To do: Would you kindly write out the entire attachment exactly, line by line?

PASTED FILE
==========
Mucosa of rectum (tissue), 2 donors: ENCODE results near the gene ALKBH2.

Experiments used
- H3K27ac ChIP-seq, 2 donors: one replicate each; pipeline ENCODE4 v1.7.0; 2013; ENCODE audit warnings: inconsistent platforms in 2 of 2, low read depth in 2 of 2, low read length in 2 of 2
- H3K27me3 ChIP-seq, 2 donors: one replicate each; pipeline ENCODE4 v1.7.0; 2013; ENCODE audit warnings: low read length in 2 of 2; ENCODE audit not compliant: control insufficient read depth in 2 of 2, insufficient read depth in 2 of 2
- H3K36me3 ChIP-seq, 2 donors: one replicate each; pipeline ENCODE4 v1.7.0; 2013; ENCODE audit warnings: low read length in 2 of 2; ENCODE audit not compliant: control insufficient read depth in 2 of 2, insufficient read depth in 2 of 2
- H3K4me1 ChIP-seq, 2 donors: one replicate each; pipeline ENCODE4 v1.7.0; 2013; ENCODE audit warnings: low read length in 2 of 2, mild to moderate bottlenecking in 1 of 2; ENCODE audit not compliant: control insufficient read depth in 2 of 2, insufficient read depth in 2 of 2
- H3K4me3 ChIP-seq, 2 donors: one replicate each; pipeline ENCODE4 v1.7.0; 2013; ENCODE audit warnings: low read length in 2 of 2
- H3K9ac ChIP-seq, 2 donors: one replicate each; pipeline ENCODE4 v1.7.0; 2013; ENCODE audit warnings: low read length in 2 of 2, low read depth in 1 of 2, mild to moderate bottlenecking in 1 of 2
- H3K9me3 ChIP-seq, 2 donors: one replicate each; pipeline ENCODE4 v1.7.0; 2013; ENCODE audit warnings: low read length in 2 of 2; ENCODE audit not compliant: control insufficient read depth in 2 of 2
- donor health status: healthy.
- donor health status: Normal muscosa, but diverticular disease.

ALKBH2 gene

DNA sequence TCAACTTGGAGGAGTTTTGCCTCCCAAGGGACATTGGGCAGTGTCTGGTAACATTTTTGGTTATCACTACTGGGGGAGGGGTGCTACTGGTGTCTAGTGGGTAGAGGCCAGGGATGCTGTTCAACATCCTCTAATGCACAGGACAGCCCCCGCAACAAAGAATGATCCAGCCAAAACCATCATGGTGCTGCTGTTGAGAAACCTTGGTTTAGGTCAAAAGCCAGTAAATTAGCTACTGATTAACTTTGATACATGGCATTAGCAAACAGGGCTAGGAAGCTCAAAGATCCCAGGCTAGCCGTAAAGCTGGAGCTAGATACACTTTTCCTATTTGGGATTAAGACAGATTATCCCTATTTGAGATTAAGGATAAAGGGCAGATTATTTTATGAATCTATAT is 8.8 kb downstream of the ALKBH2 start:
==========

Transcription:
Mucosa of rectum (tissue), 2 donors: ENCODE results near the gene ALKBH2.

Experiments used
- H3K27ac ChIP-seq, 2 donors: one replicate each; pipeline ENCODE4 v1.7.0; 2013; ENCODE audit warnings: inconsistent platforms in 2 of 2, low read depth in 2 of 2, low read length in 2 of 2
- H3K27me3 ChIP-seq, 2 donors: one replicate each; pipeline ENCODE4 v1.7.0; 2013; ENCODE audit warnings: low read length in 2 of 2; ENCODE audit not compliant: control insufficient read depth in 2 of 2, insufficient read depth in 2 of 2
- H3K36me3 ChIP-seq, 2 donors: one replicate each; pipeline ENCODE4 v1.7.0; 2013; ENCODE audit warnings: low read length in 2 of 2; ENCODE audit not compliant: control insufficient read depth in 2 of 2, insufficient read depth in 2 of 2
- H3K4me1 ChIP-seq, 2 donors: one replicate each; pipeline ENCODE4 v1.7.0; 2013; ENCODE audit warnings: low read length in 2 of 2, mild to moderate bottlenecking in 1 of 2; ENCODE audit not compliant: control insufficient read depth in 2 of 2, insufficient read depth in 2 of 2
- H3K4me3 ChIP-seq, 2 donors: one replicate each; pipeline ENCODE4 v1.7.0; 2013; ENCODE audit warnings: low read length in 2 of 2
- H3K9ac ChIP-seq, 2 donors: one replicate each; pipeline ENCODE4 v1.7.0; 2013; ENCODE audit warnings: low read length in 2 of 2, low read depth in 1 of 2, mild to moderate bottlenecking in 1 of 2
- H3K9me3 ChIP-seq, 2 donors: one replicate each; pipeline ENCODE4 v1.7.0; 2013; ENCODE audit warnings: low read length in 2 of 2; ENCODE audit not compliant: control insufficient read depth in 2 of 2
- donor health status: healthy.
- donor health status: Normal muscosa, but diverticular disease.

ALKBH2 gene

DNA sequence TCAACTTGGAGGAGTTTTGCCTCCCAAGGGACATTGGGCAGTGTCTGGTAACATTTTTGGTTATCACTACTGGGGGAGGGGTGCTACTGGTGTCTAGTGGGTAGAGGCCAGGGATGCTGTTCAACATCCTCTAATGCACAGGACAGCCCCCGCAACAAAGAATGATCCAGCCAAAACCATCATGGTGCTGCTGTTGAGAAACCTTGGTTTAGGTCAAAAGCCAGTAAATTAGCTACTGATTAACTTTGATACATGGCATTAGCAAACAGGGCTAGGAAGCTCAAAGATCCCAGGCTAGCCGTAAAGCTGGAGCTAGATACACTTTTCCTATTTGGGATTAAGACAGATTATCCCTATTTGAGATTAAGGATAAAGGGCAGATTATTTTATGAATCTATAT is 8.8 kb downstream of the ALKBH2 start: